A South Carolina group has hired two prominent lobbyists to push for an increased gas tax as early as next year.
Gas at an Exxon station in Ft. Mill Thursday night was $3.03 a gallon. Just over the state line, a mile away, it was $3.29 a gallon.
The dramatic price difference causes many Charlotte drivers head south to fill up their tanks. Many drivers said they fill up their tanks across the state line as many as three or four days a week.
Driver Dave McElvaney said he understands the need to fund road improvements and new construction, but can't support a gas tax increase. He said a gas tax punishes all drivers, and instead lawmakers should sit down and make some tough spending cuts.
"Every few pennies of the tax can add up to hundreds of dollars a year," he said. "It hits us in the pocketbook."
A lobbying group called SC Alliance To Fix Our Roads has hired the former chief lobbyist for the State Department of Transportation and the former head of the State Petroleum Council.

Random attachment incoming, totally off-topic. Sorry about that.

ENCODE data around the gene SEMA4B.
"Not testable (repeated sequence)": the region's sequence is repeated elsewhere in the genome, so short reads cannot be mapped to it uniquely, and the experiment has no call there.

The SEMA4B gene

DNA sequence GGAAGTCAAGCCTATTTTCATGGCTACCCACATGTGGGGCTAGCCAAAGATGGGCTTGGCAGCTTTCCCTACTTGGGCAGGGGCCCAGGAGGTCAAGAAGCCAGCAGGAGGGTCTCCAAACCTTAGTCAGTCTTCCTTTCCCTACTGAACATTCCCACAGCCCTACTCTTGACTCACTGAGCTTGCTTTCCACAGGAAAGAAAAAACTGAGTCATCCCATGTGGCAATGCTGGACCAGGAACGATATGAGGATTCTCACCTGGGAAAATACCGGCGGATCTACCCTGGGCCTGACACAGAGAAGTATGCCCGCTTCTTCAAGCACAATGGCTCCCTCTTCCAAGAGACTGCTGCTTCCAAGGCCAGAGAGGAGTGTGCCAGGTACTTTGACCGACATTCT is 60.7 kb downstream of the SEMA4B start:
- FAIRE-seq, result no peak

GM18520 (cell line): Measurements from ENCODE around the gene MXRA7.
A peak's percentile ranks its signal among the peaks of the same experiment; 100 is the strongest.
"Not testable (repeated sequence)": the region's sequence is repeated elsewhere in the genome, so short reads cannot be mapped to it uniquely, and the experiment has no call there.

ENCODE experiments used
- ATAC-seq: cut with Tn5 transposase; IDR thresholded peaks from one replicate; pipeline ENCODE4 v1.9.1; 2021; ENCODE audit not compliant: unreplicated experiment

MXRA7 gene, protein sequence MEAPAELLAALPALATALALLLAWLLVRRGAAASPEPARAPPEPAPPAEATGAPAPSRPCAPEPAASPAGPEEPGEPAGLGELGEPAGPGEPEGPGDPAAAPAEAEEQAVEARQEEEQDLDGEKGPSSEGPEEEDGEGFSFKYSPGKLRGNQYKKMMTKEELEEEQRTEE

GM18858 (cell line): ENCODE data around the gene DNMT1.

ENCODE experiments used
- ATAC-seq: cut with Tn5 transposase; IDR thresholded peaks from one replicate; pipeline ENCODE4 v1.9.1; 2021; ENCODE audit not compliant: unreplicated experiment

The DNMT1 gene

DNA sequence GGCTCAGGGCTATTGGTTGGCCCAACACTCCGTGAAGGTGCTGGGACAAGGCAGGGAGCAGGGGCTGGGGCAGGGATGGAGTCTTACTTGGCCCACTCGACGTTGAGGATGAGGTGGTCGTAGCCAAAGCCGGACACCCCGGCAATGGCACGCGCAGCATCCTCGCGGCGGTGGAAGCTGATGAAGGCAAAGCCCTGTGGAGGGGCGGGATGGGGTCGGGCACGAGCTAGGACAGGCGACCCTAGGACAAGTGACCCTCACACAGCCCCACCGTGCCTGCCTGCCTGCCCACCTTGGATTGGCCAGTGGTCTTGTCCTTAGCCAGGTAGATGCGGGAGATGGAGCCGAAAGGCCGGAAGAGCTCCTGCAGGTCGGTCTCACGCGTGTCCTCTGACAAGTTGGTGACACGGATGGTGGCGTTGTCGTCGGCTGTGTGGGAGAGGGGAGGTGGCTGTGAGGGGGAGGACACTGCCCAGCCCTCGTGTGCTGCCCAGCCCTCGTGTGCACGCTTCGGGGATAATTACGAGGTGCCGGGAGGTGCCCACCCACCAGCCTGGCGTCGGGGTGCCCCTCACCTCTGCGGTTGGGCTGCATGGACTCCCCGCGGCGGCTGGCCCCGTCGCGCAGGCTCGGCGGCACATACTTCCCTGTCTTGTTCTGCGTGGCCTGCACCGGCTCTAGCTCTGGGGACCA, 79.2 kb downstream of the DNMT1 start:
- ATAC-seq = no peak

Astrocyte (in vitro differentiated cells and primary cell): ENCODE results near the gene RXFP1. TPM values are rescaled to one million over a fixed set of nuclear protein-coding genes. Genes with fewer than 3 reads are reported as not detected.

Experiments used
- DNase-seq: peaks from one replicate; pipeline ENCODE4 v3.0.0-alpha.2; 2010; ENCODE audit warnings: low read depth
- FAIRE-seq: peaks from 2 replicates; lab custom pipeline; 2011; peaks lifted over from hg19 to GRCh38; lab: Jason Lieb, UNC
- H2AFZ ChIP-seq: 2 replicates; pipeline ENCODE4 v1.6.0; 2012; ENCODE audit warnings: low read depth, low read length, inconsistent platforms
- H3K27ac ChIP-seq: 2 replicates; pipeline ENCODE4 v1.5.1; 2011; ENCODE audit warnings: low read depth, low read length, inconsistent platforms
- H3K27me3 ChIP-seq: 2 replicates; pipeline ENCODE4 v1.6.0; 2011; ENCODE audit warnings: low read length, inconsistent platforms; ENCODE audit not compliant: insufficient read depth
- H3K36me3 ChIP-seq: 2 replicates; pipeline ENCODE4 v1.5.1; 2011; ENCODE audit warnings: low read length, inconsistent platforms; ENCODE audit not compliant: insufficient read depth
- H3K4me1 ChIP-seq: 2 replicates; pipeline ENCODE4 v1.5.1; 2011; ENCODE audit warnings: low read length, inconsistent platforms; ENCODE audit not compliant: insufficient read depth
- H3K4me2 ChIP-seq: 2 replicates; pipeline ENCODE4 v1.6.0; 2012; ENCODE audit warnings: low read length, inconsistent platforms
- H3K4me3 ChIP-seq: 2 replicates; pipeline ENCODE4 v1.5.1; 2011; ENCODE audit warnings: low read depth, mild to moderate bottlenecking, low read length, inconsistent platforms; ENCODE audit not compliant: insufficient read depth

The group wants to see higher gas taxes to pay for $50 billion in needed road repairs and construction over the next 20 years. Charlotte driver Reggie Davis argues cheap gas is a good thing.
"It's a draw for South Carolina. It's a loss for North Carolina," he said.
South Carolina's gas tax is 16 cents a gallon, the third lowest state tax in the nation.
North Carolina's is 39 cents a gallon.
Davis argued that raising the gas tax -- even a little -- would hurt the Palmetto State a lot.
"People won't be inclined to come down here," Davis said. "Right now it's cheaper down here, people are flocking down here, and they're making more money."
SC Alliance To Fix Our Roads hasn't said specifically how much of a tax increase they'd like to see.
Republican Gov. Nikki Haley has said in the past she'd oppose any gas tax hike.